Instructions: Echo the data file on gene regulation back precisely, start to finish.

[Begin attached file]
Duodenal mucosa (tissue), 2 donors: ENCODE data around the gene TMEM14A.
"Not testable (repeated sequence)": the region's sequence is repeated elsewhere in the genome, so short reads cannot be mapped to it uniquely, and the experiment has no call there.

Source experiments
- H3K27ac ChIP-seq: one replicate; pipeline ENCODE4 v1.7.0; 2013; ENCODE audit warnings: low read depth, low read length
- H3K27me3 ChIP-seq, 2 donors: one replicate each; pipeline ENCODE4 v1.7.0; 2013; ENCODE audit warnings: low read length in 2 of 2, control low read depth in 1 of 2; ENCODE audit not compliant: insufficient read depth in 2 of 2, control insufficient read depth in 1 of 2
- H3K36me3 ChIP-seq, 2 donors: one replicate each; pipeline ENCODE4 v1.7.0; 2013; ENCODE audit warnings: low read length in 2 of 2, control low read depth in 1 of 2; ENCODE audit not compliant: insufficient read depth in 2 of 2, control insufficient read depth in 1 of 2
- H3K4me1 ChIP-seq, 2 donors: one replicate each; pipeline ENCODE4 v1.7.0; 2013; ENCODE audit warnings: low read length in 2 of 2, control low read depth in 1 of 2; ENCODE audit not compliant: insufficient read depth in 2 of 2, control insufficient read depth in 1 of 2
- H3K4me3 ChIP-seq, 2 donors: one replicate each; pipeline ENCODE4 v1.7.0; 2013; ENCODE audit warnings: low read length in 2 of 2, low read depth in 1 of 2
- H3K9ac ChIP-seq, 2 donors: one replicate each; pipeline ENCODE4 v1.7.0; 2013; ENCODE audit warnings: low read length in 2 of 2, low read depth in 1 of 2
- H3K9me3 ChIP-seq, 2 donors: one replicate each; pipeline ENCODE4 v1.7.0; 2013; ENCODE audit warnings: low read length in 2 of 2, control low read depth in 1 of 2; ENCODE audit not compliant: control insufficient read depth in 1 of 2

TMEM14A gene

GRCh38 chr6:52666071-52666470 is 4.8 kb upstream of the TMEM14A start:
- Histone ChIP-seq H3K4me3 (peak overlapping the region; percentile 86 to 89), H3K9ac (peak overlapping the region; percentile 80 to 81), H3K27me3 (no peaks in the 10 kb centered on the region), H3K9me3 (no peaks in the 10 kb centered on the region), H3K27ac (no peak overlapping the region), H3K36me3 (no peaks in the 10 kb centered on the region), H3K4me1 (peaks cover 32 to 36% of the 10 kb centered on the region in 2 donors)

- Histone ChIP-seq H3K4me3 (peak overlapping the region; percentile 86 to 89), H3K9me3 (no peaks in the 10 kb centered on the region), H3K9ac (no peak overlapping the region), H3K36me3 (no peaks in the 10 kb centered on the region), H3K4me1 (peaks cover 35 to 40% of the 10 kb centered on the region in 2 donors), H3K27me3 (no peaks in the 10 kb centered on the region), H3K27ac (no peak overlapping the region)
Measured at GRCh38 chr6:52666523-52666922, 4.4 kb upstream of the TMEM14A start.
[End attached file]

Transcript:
Duodenal mucosa (tissue), 2 donors: ENCODE data around the gene TMEM14A.
"Not testable (repeated sequence)": the region's sequence is repeated elsewhere in the genome, so short reads cannot be mapped to it uniquely, and the experiment has no call there.

Source experiments
- H3K27ac ChIP-seq: one replicate; pipeline ENCODE4 v1.7.0; 2013; ENCODE audit warnings: low read depth, low read length
- H3K27me3 ChIP-seq, 2 donors: one replicate each; pipeline ENCODE4 v1.7.0; 2013; ENCODE audit warnings: low read length in 2 of 2, control low read depth in 1 of 2; ENCODE audit not compliant: insufficient read depth in 2 of 2, control insufficient read depth in 1 of 2
- H3K36me3 ChIP-seq, 2 donors: one replicate each; pipeline ENCODE4 v1.7.0; 2013; ENCODE audit warnings: low read length in 2 of 2, control low read depth in 1 of 2; ENCODE audit not compliant: insufficient read depth in 2 of 2, control insufficient read depth in 1 of 2
- H3K4me1 ChIP-seq, 2 donors: one replicate each; pipeline ENCODE4 v1.7.0; 2013; ENCODE audit warnings: low read length in 2 of 2, control low read depth in 1 of 2; ENCODE audit not compliant: insufficient read depth in 2 of 2, control insufficient read depth in 1 of 2
- H3K4me3 ChIP-seq, 2 donors: one replicate each; pipeline ENCODE4 v1.7.0; 2013; ENCODE audit warnings: low read length in 2 of 2, low read depth in 1 of 2
- H3K9ac ChIP-seq, 2 donors: one replicate each; pipeline ENCODE4 v1.7.0; 2013; ENCODE audit warnings: low read length in 2 of 2, low read depth in 1 of 2
- H3K9me3 ChIP-seq, 2 donors: one replicate each; pipeline ENCODE4 v1.7.0; 2013; ENCODE audit warnings: low read length in 2 of 2, control low read depth in 1 of 2; ENCODE audit not compliant: control insufficient read depth in 1 of 2

TMEM14A gene

GRCh38 chr6:52666071-52666470 is 4.8 kb upstream of the TMEM14A start:
- Histone ChIP-seq H3K4me3 (peak overlapping the region; percentile 86 to 89), H3K9ac (peak overlapping the region; percentile 80 to 81), H3K27me3 (no peaks in the 10 kb centered on the region), H3K9me3 (no peaks in the 10 kb centered on the region), H3K27ac (no peak overlapping the region), H3K36me3 (no peaks in the 10 kb centered on the region), H3K4me1 (peaks cover 32 to 36% of the 10 kb centered on the region in 2 donors)

- Histone ChIP-seq H3K4me3 (peak overlapping the region; percentile 86 to 89), H3K9me3 (no peaks in the 10 kb centered on the region), H3K9ac (no peak overlapping the region), H3K36me3 (no peaks in the 10 kb centered on the region), H3K4me1 (peaks cover 35 to 40% of the 10 kb centered on the region in 2 donors), H3K27me3 (no peaks in the 10 kb centered on the region), H3K27ac (no peak overlapping the region)
Measured at GRCh38 chr6:52666523-52666922, 4.4 kb upstream of the TMEM14A start.